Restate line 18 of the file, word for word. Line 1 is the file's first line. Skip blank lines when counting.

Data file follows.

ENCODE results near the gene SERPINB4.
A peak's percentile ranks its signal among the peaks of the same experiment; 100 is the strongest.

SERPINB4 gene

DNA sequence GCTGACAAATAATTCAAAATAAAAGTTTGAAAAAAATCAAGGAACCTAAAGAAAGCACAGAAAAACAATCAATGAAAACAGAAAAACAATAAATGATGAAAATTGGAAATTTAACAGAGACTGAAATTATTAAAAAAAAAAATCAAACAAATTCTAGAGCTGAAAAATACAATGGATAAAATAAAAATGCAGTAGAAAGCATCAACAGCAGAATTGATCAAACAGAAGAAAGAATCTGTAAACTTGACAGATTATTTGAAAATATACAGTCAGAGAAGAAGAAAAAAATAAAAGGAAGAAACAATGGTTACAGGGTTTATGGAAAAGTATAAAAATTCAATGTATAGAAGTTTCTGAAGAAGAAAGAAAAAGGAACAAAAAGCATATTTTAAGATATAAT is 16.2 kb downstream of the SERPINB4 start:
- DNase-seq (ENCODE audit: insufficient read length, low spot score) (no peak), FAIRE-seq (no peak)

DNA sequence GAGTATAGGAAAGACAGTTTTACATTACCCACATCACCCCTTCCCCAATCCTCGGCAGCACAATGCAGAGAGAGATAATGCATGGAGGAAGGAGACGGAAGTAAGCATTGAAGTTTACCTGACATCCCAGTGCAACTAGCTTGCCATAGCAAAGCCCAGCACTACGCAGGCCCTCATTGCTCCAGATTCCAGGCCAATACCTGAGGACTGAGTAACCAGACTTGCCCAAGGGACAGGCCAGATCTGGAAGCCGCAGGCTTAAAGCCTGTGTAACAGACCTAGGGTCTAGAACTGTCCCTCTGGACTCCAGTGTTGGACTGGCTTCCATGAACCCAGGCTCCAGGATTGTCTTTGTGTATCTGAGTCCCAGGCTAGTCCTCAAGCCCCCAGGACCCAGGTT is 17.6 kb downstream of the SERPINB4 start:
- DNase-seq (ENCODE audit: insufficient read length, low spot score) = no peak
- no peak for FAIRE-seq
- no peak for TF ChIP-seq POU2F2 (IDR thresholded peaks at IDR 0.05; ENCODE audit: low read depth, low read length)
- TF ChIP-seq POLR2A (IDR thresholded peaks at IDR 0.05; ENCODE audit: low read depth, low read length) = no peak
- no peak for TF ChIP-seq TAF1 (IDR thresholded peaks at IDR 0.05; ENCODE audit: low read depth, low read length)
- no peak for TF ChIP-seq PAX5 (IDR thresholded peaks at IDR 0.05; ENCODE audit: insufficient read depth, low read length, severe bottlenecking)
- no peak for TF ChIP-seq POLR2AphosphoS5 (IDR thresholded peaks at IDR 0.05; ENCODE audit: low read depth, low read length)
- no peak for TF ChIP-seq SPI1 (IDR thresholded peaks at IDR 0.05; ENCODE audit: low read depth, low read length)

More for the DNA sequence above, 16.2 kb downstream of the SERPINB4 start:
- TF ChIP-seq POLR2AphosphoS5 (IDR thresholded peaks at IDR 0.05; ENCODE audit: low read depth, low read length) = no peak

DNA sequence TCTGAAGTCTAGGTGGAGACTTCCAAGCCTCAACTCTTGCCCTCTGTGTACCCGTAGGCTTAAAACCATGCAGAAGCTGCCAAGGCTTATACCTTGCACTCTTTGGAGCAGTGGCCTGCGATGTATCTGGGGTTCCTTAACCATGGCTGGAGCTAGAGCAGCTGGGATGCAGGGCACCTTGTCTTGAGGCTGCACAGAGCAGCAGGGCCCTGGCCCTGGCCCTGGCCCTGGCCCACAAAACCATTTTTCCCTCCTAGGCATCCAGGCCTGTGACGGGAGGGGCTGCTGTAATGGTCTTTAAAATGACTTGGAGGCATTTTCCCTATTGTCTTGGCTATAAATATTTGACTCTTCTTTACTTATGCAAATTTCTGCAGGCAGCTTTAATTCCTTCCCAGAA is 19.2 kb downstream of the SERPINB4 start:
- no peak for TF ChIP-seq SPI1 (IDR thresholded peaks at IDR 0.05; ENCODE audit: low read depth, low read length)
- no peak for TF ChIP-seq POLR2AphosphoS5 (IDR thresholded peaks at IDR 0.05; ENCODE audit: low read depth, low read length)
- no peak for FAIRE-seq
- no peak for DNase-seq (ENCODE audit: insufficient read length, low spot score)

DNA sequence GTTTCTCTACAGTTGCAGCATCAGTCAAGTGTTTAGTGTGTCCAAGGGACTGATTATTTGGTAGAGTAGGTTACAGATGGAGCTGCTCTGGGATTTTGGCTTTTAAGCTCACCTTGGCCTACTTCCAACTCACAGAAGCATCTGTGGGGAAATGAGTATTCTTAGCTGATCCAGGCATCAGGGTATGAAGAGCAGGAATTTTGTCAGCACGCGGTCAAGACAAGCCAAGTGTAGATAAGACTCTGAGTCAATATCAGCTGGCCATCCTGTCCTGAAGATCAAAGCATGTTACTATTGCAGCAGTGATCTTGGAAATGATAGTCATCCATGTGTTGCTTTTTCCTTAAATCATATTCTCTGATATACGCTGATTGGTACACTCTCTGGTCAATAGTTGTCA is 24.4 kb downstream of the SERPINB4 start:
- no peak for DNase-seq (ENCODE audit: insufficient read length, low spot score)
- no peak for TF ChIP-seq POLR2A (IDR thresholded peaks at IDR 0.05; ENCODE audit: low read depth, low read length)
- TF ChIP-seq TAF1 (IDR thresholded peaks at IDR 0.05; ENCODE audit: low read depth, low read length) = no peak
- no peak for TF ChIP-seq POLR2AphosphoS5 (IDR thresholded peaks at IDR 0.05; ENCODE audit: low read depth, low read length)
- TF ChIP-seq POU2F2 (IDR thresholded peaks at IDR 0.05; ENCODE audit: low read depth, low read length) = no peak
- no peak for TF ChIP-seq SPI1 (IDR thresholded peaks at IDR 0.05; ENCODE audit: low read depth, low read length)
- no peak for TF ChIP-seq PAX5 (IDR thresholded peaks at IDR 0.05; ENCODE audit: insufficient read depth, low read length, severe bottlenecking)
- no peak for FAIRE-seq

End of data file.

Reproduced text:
- no peak for TF ChIP-seq SPI1 (IDR thresholded peaks at IDR 0.05; ENCODE audit: low read depth, low read length)